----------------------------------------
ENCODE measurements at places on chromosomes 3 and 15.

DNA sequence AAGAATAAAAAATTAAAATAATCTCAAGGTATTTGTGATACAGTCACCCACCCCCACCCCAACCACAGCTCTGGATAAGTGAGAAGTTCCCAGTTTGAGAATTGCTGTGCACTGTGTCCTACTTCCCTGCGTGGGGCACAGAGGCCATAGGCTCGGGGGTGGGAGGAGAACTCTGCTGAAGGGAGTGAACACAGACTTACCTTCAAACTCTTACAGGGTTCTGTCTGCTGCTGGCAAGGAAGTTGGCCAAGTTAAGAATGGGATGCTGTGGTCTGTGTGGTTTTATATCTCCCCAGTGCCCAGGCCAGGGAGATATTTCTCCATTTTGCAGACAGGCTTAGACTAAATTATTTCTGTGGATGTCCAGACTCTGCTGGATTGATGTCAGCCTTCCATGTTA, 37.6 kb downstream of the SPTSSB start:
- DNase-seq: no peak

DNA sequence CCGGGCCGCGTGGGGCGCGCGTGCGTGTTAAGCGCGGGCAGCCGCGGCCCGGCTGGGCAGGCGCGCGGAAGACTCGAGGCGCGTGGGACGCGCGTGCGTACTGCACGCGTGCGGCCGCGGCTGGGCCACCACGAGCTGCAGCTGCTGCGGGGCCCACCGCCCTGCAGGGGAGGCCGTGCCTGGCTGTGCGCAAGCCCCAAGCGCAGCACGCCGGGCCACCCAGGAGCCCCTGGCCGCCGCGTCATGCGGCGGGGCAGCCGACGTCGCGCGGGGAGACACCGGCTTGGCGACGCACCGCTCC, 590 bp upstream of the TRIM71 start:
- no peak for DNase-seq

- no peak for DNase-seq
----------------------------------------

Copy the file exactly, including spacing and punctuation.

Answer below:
ENCODE measurements at places on chromosomes 3 and 15.

DNA sequence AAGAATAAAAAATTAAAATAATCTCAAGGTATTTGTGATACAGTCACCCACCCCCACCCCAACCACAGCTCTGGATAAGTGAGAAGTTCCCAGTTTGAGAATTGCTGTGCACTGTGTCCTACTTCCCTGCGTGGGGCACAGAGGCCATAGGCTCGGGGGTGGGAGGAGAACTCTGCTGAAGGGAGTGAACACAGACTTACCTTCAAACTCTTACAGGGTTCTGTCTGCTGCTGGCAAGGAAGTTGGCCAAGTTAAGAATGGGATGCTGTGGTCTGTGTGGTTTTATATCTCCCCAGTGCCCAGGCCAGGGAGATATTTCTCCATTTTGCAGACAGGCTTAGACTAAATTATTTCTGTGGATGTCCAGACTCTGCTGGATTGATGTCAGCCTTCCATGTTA, 37.6 kb downstream of the SPTSSB start:
- DNase-seq: no peak

DNA sequence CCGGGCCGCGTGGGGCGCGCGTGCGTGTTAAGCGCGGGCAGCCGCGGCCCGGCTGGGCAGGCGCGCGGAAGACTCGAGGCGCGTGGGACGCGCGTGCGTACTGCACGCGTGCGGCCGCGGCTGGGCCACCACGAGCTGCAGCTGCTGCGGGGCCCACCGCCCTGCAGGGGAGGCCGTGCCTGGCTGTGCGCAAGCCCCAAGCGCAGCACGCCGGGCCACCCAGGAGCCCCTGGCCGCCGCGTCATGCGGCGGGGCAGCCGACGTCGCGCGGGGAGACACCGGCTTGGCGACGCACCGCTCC, 590 bp upstream of the TRIM71 start:
- no peak for DNase-seq

- no peak for DNase-seq